A Living Trust Attorney For Estate Planning?

When it comes to preserving your estate, there are many advance preparations that need to be done. One of the things that should be at the top of your list is creating a living trust.


What is a living trust?

A living trust or a revocable living trust is an agreement that allows a person to assign someone to manage their estate while they are alive. It is revocable because you establish this while you are alive but you can also dissolve this trust as you deem fit. Of course, the requirement is for you to be mentally competent when you do so.

To establish a living trust, you need three parties. The first party is the creator or the one who owns the estate to be agreed upon. The second party is the trustee or trustees who will be in charge of managing the estate on behalf of the creator. If you are the creator, you can also assign yourself as the trustee and assign someone to manage your estate when you die. Some people prefer to do this to make sure that they get to handle their assets themselves while they are able to do so. Finally, the third part is the beneficiary or the beneficiaries. They will be the ones receiving the assets.


Why choose a living trust over a will?

A living trust and a will are the two different documents that essentially serve the same purpose. Both of them make sure that the estate of the creator is passed to its beneficiaries. However, they have differences that you need to take note of.

A living trust is chosen by some people because it avoids probate. Probate is the process of validating a will. Aside from avoiding this process, you will also get to avoid additional charges when you have assets in a different state. Another major reason why people choose a living trust over a will is to protect their privacy. For people who have large estates, making their will a public record does not seem to be an appealing idea.

However, a living trust is not always the ideal agreement to have. Because of the fees needed for it to be prepared, it’s not practical for people with small estates to pay for that much.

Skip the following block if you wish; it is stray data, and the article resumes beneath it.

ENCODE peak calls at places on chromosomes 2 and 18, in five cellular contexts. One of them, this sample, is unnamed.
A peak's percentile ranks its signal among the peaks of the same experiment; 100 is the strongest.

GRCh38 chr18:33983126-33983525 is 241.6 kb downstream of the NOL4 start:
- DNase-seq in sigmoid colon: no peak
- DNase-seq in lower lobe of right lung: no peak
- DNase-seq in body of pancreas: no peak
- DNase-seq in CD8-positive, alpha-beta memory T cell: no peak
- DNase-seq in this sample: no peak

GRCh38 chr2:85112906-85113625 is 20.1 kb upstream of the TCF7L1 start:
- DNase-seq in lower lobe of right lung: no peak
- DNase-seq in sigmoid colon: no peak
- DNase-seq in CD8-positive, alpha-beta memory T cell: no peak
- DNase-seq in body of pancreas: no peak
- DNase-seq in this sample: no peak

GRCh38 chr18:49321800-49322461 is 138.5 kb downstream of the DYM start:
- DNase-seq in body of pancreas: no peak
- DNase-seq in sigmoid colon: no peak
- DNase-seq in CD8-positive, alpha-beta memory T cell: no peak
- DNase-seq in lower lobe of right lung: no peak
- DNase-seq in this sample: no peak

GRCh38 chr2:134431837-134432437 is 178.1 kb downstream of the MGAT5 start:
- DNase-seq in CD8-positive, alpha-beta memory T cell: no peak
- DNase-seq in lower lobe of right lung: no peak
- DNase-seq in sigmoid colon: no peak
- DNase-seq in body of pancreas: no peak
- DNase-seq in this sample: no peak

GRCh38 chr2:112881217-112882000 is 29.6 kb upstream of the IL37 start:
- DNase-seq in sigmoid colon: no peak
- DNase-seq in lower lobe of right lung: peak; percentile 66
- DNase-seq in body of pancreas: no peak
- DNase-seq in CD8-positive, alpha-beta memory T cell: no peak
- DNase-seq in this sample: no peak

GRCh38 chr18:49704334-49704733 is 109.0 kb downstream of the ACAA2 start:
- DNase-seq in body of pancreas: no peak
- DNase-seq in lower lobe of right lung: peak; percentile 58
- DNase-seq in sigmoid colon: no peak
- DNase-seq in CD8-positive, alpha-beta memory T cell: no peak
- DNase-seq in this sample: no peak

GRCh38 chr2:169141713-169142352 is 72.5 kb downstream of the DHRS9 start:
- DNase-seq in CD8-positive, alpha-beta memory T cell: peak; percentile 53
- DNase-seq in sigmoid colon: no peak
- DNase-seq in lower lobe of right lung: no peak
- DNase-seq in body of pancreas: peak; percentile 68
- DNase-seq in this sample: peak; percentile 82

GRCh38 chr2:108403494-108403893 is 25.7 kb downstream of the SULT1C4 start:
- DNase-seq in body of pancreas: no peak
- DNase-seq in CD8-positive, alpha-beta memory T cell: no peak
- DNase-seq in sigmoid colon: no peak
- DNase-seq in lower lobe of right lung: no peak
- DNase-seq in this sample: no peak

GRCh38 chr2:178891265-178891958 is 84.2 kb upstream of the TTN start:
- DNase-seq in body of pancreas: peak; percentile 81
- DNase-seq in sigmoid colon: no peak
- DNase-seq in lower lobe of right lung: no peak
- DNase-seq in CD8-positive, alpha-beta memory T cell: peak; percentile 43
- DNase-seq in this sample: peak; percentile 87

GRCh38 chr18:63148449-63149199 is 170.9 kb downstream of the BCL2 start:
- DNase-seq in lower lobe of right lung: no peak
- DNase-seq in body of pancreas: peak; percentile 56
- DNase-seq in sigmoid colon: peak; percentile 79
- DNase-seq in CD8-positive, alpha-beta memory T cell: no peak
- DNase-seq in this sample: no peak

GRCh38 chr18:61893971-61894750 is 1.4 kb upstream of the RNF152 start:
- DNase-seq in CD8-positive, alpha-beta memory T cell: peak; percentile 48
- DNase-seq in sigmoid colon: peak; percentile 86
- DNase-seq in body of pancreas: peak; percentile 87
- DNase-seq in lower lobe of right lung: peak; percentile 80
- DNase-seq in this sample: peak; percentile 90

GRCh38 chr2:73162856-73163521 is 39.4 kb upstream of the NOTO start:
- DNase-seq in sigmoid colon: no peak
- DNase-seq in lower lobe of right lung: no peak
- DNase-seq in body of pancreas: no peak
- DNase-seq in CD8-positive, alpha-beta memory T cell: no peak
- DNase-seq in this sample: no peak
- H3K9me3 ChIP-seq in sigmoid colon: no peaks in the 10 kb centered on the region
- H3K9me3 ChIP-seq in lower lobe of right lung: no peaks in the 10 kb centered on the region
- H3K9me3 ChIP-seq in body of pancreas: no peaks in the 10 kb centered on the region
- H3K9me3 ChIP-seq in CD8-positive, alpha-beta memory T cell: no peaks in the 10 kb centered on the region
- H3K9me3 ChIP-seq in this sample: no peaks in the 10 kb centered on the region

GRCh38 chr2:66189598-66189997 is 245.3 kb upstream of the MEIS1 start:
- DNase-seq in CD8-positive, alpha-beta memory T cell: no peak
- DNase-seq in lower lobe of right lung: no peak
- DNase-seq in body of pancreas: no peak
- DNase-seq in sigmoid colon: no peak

Do you need an attorney for a living trust?

A living trust sounds simple, but you shouldn’t do it yourself. So the simple answer of whether you need an attorney to set up a living trust is yes, you need one. Here are some reasons why.


  • A living trust, like any other agreement, is technical. You need an attorney and a financial advisor to help you draft a living trust that is clear and unequivocal. When you have an attorney with you, you are assured that the living trust will not create any other complications caused by faulty writing.


  • When you have a large estate, you might be overwhelmed with all its complexities and requirements. A living trust attorney will help you understand what you need to do and what a living trust will do for you.


  • If you plan on having the condition and other beneficiaries aside from your spouse and siblings, you will need an attorney to help you create a seamless plan. Moreover, if you plan to have conditions like skipped generations, life insurance policies, and the like, you will be needing the assistance of an attorney.


  • An attorney who has experience and expertise can help you understand and plan a living trust easily. Their exposure to different kinds of living trusts will be beneficial to you especially when they advise you on how to lessen the taxes you have to pay.


There are people who prefer to write living trusts on their own. There are also drafts and kits online offering help in creating a living trust. However, in technical writings like this, you will need an attorney to make sure that no vague statements are written. Yes, an attorney would mean additional costs on top of the already expensive living trust fee, but it will all be worth it especially when the living trust becomes effective. When it comes to legal documents concerning your estate, it is wise to get aid from people who are experts in legal matters.  As an example, Living Trust Attorney Long Beach ca is a company you can trust.